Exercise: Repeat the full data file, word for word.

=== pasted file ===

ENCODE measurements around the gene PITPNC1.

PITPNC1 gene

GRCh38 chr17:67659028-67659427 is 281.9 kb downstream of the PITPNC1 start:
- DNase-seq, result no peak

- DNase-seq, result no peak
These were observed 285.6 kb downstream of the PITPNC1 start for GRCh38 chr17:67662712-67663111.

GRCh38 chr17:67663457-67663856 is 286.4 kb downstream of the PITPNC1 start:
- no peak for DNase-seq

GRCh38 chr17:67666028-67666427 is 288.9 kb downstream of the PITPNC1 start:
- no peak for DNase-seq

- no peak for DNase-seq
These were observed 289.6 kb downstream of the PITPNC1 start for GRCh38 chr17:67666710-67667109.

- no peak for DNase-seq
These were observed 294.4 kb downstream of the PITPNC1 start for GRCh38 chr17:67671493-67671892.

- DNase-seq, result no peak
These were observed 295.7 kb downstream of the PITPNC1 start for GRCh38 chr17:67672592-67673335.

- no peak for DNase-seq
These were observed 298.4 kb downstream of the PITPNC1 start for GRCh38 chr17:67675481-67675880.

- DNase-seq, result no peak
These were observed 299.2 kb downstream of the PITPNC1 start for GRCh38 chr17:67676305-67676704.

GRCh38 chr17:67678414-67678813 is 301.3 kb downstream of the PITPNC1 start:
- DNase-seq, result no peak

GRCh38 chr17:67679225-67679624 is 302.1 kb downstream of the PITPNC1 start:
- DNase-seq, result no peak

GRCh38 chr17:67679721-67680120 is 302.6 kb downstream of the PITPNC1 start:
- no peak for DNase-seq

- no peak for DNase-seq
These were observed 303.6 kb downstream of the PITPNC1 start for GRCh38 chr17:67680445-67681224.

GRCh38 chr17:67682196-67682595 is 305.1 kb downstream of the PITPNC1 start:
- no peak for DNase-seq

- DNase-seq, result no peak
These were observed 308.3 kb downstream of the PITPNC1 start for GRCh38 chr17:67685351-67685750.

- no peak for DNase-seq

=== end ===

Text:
ENCODE measurements around the gene PITPNC1.

PITPNC1 gene

GRCh38 chr17:67659028-67659427 is 281.9 kb downstream of the PITPNC1 start:
- DNase-seq, result no peak

- DNase-seq, result no peak
These were observed 285.6 kb downstream of the PITPNC1 start for GRCh38 chr17:67662712-67663111.

GRCh38 chr17:67663457-67663856 is 286.4 kb downstream of the PITPNC1 start:
- no peak for DNase-seq

GRCh38 chr17:67666028-67666427 is 288.9 kb downstream of the PITPNC1 start:
- no peak for DNase-seq

- no peak for DNase-seq
These were observed 289.6 kb downstream of the PITPNC1 start for GRCh38 chr17:67666710-67667109.

- no peak for DNase-seq
These were observed 294.4 kb downstream of the PITPNC1 start for GRCh38 chr17:67671493-67671892.

- DNase-seq, result no peak
These were observed 295.7 kb downstream of the PITPNC1 start for GRCh38 chr17:67672592-67673335.

- no peak for DNase-seq
These were observed 298.4 kb downstream of the PITPNC1 start for GRCh38 chr17:67675481-67675880.

- DNase-seq, result no peak
These were observed 299.2 kb downstream of the PITPNC1 start for GRCh38 chr17:67676305-67676704.

GRCh38 chr17:67678414-67678813 is 301.3 kb downstream of the PITPNC1 start:
- DNase-seq, result no peak

GRCh38 chr17:67679225-67679624 is 302.1 kb downstream of the PITPNC1 start:
- DNase-seq, result no peak

GRCh38 chr17:67679721-67680120 is 302.6 kb downstream of the PITPNC1 start:
- no peak for DNase-seq

- no peak for DNase-seq
These were observed 303.6 kb downstream of the PITPNC1 start for GRCh38 chr17:67680445-67681224.

GRCh38 chr17:67682196-67682595 is 305.1 kb downstream of the PITPNC1 start:
- no peak for DNase-seq

- DNase-seq, result no peak
These were observed 308.3 kb downstream of the PITPNC1 start for GRCh38 chr17:67685351-67685750.

- no peak for DNase-seq